The Euro has found a new role in the carry trade, as the interest rate differential with other G10 currencies widens and as its value slides, in particular against the USD.
The purpose of the LTRO facility had been to ease liquidity pressures. With interest rates down to about 1%, banks could obtain funding at cheap rates. But the measure also revived the carry trade, as the banks can now borrow the Euro to buy peripheral Eurozone debt, or other non-Eurozone high-yielding debt.
The sovereign debt crisis has not yet reached a resolution, leaving the door open to the carry trade for a while yet. The crisis needs to worsen before the ECB and the EU leadership is forced to take the decisions they have so far avoided. Marinov says: "Very high borrowing costs for many euro zone sovereigns, as well as more evidence of worsening euro zone economic contraction should result in more decisive resolution of the crisis."
The carry trade is not necessarily the best form of currency management, says Lancioni. He says an active and diversified currency strategy can be a valuable source of alpha for investors looking for uncorrelated returns, when added to a multi-asset-class portfolio.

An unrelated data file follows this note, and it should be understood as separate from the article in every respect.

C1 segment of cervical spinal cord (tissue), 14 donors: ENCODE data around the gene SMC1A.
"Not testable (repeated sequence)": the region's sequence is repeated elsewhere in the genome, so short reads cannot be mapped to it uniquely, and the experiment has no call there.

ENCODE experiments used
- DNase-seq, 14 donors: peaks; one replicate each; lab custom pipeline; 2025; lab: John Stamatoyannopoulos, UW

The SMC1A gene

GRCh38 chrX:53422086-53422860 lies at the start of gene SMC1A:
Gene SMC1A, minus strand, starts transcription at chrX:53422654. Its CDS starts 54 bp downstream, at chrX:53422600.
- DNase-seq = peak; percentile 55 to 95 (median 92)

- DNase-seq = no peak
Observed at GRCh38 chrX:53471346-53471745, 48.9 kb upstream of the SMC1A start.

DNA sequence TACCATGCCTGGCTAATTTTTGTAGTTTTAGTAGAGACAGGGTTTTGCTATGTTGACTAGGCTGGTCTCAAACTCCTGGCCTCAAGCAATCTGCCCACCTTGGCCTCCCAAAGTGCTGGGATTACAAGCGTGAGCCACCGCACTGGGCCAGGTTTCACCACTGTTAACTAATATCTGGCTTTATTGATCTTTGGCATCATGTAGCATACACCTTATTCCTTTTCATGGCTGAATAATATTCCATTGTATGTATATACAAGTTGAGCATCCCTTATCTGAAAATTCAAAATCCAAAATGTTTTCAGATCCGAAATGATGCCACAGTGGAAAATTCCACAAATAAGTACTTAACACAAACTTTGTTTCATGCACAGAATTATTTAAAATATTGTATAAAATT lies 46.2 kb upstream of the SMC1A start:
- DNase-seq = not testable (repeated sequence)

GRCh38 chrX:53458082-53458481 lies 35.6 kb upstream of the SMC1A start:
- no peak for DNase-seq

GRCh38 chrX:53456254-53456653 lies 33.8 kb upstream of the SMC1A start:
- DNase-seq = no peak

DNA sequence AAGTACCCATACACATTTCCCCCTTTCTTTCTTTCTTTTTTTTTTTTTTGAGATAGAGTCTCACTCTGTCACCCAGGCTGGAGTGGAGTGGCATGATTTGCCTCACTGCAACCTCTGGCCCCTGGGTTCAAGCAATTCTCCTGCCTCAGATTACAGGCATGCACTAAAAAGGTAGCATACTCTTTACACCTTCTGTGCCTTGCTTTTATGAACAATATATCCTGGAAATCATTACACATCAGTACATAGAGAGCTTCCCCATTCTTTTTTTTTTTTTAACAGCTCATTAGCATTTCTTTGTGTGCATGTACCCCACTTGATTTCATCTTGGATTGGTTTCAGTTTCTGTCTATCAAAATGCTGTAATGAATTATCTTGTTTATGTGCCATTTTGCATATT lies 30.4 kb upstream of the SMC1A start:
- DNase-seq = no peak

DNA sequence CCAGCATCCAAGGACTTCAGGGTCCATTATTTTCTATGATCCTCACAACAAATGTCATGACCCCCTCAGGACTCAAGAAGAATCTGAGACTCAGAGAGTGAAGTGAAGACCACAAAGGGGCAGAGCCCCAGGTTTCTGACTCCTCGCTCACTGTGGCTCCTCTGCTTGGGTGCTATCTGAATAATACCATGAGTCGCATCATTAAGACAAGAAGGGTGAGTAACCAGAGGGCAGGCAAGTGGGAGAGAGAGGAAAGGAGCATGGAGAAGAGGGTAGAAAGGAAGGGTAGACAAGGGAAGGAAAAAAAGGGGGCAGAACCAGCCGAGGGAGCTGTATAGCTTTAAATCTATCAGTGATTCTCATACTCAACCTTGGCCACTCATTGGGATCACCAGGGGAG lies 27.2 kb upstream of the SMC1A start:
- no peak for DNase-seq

As the unwinding of the Yen trade demonstrated, there was a strong correlation between FX and the equities markets, and currency managers were unable to provide diversification when it was most needed.
Most of the currency investments went to strategies that "were not necessarily designed to be uncorrelated to risky assets. In our view, defining the investment process is the key element in designing a currency strategy that aims to offer diversification potential."
The complexity of these market dynamics is hard to capture by strategies like carry or momentum, says Lancioni. "Neither strategy is supported by strong fundamental reasons. In our opinion, currency investors have a better chance to capture alpha by adopting a more fundamentally based and diversified investment approach."